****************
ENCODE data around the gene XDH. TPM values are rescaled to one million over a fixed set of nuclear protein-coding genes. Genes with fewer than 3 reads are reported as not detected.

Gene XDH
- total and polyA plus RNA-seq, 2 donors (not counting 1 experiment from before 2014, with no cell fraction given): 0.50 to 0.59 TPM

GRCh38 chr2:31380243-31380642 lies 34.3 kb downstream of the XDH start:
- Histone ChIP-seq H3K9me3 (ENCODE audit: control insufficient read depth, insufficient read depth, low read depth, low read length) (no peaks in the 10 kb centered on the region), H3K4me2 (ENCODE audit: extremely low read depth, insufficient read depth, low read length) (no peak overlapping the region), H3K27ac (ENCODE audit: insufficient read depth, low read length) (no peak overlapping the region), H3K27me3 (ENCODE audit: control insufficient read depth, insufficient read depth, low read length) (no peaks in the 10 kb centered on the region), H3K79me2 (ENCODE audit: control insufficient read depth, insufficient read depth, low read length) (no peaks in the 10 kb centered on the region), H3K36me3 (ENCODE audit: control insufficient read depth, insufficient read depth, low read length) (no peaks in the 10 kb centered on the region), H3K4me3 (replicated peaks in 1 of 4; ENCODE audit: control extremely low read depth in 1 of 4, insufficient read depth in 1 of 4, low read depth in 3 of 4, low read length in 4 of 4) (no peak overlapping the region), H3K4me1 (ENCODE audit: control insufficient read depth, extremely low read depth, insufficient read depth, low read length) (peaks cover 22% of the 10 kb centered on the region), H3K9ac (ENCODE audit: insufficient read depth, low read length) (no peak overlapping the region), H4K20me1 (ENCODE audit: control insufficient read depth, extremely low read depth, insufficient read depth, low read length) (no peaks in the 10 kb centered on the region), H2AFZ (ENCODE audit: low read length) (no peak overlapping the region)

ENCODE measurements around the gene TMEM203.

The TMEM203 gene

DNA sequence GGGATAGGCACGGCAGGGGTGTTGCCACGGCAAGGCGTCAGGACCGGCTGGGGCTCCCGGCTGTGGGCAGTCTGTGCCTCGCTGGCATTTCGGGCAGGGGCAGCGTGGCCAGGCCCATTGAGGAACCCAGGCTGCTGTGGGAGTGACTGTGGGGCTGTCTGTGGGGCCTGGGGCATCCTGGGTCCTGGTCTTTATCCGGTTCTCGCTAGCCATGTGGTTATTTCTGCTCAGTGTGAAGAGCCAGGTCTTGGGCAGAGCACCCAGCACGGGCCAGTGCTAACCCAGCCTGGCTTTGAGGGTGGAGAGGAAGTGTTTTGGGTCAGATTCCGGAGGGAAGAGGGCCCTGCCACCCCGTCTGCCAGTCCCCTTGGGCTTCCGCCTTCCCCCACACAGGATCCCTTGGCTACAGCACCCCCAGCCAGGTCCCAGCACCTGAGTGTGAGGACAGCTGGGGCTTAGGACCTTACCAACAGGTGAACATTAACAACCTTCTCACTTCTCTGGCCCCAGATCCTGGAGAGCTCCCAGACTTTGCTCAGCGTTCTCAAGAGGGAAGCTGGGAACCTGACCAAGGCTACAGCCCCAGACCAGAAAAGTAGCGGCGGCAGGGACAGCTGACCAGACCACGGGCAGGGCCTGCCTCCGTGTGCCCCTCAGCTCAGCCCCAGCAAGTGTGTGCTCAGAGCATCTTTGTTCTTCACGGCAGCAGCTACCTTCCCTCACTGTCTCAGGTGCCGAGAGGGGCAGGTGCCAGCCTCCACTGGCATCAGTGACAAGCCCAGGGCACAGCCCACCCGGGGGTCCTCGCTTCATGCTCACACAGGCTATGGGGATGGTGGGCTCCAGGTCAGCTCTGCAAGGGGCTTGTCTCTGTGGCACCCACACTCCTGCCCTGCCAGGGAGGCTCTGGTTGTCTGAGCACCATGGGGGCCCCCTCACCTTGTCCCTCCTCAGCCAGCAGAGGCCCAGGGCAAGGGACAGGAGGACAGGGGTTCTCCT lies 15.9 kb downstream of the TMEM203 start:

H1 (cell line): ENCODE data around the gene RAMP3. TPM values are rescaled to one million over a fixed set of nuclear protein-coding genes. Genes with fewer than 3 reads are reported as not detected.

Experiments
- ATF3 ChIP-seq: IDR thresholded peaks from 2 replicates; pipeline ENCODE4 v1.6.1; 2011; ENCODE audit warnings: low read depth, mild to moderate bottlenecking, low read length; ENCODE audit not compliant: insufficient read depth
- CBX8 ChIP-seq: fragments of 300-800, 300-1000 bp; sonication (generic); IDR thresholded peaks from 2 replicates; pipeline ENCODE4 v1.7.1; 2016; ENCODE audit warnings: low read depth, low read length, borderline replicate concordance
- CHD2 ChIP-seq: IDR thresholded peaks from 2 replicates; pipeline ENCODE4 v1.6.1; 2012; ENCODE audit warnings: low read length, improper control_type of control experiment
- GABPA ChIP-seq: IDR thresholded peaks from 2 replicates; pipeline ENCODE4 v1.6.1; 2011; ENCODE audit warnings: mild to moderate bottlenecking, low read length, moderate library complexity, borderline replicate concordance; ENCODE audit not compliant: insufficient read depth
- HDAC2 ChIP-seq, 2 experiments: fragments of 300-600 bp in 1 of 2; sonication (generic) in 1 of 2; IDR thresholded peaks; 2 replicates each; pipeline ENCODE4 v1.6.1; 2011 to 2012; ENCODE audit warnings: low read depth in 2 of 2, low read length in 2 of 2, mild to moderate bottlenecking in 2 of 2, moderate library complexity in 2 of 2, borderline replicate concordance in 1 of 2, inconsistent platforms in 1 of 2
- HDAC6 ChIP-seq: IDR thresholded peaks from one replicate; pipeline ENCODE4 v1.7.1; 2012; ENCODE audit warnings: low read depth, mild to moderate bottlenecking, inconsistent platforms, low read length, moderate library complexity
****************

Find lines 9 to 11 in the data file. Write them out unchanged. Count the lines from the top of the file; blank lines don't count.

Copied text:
H1 (cell line): ENCODE data around the gene RAMP3. TPM values are rescaled to one million over a fixed set of nuclear protein-coding genes. Genes with fewer than 3 reads are reported as not detected.

Experiments
- ATF3 ChIP-seq: IDR thresholded peaks from 2 replicates; pipeline ENCODE4 v1.6.1; 2011; ENCODE audit warnings: low read depth, mild to moderate bottlenecking, low read length; ENCODE audit not compliant: insufficient read depth